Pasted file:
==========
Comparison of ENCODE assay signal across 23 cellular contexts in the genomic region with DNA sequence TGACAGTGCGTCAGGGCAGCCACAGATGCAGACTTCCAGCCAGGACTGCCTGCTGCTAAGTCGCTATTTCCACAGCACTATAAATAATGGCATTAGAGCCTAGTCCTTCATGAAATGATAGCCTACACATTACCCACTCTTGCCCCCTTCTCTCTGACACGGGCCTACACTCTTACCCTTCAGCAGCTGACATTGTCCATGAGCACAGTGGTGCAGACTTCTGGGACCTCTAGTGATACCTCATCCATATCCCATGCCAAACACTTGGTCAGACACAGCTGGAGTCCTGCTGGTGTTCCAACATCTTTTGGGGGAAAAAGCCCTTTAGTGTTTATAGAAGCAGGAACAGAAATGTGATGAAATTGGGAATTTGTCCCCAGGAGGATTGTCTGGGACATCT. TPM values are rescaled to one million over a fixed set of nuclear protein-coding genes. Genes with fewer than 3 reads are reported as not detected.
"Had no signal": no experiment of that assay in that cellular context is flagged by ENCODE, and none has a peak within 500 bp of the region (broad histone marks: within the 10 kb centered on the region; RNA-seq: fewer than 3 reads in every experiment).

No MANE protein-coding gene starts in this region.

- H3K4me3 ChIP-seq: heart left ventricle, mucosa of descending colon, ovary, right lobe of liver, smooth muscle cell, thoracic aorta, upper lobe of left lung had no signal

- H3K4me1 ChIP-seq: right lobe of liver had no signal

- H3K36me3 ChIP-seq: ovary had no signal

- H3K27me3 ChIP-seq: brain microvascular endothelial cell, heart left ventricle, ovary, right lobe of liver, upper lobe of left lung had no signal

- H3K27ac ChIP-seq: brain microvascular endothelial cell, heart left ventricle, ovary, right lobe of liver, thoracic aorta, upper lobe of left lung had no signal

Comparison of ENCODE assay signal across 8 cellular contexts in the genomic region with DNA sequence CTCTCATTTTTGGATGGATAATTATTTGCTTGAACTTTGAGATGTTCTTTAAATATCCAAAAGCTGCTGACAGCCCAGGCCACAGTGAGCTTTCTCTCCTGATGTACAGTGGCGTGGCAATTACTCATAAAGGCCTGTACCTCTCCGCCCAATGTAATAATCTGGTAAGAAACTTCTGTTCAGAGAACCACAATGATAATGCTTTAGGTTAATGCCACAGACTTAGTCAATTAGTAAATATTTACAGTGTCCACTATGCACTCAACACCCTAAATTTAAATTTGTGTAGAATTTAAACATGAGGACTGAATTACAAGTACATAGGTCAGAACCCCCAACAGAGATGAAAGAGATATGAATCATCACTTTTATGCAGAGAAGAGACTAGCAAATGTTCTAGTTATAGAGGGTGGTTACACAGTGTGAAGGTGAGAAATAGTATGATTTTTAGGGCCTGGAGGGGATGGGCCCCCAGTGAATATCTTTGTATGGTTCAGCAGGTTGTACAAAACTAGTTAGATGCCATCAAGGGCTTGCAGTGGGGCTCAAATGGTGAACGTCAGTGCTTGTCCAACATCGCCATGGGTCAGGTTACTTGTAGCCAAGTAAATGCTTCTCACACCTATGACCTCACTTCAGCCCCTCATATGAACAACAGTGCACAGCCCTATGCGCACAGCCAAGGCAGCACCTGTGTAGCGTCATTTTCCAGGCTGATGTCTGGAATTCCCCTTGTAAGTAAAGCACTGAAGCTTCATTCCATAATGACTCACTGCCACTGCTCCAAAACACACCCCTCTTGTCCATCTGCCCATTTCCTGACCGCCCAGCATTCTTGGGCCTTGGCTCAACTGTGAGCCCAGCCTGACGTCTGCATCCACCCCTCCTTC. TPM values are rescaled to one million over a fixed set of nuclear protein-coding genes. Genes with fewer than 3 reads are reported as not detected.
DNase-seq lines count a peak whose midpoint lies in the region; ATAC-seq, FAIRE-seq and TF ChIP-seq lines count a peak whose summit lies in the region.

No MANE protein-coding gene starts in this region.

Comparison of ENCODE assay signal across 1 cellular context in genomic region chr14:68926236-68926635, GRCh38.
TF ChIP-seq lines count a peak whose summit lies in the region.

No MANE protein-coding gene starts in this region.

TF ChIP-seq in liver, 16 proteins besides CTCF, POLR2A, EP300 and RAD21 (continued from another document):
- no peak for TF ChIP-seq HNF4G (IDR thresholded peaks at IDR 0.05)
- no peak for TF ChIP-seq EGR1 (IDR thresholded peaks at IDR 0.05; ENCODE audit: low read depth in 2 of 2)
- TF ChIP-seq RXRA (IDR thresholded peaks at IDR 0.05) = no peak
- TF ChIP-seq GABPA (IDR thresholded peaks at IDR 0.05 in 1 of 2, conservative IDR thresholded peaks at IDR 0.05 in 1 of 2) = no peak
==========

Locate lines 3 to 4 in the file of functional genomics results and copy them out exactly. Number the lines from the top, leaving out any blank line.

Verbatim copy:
No MANE protein-coding gene starts in this region.

- H3K4me3 ChIP-seq: heart left ventricle, mucosa of descending colon, ovary, right lobe of liver, smooth muscle cell, thoracic aorta, upper lobe of left lung had no signal